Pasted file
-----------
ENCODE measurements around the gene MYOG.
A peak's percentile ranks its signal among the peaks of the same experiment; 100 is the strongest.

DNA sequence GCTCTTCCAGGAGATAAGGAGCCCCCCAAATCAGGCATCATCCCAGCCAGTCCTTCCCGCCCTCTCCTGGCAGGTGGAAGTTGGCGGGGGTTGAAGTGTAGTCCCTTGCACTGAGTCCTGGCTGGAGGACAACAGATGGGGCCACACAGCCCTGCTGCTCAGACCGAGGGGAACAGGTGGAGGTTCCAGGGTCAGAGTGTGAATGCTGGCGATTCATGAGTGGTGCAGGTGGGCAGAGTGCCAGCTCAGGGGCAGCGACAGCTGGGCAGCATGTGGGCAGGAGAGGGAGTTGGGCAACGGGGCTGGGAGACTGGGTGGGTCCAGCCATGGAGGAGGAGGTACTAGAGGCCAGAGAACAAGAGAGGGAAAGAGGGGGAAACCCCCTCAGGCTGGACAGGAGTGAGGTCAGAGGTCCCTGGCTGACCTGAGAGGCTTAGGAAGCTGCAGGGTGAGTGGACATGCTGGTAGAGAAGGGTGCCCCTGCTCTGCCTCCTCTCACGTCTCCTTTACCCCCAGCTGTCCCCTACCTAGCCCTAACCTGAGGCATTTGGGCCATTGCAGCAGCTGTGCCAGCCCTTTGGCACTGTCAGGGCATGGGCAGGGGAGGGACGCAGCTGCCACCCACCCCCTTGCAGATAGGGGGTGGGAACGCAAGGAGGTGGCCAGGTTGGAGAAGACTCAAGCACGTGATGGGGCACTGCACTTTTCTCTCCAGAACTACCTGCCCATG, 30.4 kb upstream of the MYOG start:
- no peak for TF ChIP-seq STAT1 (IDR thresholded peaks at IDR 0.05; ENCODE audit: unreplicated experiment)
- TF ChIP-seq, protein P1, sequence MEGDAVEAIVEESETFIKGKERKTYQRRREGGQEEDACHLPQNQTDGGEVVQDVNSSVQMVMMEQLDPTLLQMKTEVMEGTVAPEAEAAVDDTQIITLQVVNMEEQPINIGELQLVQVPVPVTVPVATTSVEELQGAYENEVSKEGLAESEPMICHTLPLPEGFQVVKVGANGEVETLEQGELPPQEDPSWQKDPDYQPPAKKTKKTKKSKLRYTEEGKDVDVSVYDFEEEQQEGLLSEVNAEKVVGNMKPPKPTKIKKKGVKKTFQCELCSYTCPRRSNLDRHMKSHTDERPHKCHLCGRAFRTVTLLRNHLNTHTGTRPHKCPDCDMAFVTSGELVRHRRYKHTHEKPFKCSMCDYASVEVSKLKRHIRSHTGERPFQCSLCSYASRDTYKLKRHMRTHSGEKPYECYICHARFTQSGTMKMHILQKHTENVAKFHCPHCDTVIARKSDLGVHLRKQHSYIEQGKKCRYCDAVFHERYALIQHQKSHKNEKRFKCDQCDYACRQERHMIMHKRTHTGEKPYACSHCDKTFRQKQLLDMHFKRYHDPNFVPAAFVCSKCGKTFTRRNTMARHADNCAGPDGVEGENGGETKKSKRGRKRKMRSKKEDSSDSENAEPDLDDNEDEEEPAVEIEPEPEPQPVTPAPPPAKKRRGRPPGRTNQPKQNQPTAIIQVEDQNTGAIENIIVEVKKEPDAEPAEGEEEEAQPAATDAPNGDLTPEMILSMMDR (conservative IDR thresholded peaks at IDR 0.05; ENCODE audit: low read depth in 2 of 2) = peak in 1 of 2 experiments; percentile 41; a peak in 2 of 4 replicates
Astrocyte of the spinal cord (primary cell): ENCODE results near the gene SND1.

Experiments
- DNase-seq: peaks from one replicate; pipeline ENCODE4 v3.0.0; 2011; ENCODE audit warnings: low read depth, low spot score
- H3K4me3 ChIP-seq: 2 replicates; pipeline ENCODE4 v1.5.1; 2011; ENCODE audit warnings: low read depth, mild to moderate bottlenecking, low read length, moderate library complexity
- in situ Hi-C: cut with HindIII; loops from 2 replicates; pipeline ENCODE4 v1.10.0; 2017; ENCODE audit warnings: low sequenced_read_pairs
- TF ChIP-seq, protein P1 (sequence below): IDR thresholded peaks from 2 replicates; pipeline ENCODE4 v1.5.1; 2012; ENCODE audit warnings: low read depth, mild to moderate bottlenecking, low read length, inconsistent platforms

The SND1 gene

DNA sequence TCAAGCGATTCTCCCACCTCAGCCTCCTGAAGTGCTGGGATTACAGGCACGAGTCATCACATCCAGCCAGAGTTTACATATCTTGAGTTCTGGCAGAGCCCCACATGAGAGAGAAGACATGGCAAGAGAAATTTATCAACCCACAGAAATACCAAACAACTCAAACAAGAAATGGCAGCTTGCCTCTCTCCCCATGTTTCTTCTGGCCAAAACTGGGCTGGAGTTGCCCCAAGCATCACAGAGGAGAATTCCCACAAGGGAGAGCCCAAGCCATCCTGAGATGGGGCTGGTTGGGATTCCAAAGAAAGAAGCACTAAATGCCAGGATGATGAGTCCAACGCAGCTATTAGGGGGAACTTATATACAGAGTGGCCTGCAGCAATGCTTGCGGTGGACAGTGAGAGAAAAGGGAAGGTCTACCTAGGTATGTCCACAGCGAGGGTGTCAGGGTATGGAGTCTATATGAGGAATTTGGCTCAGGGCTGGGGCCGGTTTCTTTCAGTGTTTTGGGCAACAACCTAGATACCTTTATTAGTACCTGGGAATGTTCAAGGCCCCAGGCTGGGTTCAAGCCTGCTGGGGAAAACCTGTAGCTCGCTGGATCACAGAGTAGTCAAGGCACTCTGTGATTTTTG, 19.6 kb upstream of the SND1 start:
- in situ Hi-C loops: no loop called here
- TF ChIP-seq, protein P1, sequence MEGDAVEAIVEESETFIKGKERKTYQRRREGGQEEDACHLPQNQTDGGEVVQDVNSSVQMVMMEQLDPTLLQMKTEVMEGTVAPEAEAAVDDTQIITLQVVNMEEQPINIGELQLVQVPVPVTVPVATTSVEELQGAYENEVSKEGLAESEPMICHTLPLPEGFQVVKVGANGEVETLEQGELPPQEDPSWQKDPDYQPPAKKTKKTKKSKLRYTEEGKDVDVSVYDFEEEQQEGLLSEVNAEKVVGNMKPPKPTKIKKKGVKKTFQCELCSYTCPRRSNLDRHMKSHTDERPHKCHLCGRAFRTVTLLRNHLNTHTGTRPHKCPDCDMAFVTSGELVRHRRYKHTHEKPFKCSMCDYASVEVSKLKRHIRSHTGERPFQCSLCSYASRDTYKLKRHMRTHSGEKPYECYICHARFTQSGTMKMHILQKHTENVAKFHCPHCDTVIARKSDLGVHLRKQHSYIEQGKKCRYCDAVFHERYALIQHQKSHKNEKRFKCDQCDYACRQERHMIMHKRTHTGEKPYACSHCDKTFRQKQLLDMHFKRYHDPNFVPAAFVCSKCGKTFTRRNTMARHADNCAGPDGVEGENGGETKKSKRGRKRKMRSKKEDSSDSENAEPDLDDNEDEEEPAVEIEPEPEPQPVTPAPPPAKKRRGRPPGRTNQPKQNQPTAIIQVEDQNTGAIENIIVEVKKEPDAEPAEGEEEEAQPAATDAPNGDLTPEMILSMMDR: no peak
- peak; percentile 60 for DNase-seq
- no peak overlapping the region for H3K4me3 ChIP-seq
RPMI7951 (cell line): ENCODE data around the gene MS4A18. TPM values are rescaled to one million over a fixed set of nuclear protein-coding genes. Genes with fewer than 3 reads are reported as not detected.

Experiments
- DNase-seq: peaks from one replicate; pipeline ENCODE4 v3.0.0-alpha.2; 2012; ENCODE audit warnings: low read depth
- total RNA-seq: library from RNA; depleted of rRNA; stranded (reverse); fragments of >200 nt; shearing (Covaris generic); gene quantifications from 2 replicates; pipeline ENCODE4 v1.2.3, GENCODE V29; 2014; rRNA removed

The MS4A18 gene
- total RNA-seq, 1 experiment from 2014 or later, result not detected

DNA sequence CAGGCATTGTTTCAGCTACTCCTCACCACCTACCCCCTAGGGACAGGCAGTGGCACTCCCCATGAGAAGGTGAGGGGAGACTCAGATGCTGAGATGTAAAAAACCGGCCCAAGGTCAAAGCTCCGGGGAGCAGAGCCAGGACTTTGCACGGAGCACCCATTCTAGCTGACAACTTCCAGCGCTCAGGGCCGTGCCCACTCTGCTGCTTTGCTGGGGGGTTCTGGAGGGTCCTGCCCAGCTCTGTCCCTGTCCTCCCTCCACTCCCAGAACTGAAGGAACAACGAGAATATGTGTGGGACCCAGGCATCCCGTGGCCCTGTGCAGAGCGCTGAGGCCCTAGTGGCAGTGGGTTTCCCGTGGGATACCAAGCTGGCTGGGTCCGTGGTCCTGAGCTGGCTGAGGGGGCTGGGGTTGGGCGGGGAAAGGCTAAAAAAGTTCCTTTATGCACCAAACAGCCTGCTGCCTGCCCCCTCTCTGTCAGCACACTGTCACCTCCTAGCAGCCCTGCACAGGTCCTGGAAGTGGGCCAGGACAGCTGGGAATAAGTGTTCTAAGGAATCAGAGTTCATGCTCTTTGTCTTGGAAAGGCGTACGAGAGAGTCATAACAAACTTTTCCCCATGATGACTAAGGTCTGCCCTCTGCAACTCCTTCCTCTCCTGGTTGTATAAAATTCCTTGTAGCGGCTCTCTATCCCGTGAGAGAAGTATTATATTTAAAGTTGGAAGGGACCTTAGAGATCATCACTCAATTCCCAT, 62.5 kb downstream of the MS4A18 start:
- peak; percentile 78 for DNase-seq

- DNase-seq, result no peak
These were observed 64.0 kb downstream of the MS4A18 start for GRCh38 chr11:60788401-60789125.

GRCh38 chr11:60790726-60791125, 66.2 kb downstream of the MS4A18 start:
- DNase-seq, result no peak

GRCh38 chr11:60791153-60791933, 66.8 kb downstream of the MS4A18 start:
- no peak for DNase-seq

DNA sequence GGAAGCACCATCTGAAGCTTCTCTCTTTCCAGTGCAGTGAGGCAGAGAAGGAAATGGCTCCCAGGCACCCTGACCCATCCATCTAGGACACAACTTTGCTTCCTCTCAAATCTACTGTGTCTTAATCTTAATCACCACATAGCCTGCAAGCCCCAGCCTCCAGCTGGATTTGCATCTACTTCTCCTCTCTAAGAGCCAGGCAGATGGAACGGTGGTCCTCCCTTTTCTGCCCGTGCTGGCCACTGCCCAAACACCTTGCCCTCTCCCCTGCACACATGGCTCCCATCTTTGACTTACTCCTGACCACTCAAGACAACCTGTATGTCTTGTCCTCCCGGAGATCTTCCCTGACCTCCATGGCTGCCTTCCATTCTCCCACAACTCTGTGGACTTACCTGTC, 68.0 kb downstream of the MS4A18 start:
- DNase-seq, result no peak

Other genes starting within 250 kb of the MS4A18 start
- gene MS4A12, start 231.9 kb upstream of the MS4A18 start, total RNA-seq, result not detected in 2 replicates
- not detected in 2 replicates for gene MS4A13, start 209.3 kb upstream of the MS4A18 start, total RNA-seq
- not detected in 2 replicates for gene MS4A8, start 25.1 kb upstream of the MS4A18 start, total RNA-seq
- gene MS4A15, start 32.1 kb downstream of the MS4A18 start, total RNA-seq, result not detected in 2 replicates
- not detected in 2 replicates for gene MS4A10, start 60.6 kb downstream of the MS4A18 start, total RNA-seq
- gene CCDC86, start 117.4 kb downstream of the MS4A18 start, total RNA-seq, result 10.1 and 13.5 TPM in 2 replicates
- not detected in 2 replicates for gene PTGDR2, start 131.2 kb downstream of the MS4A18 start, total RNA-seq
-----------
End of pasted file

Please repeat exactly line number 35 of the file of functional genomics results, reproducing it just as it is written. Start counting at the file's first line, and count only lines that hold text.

- gene MS4A12, start 231.9 kb upstream of the MS4A18 start, total RNA-seq, result not detected in 2 replicates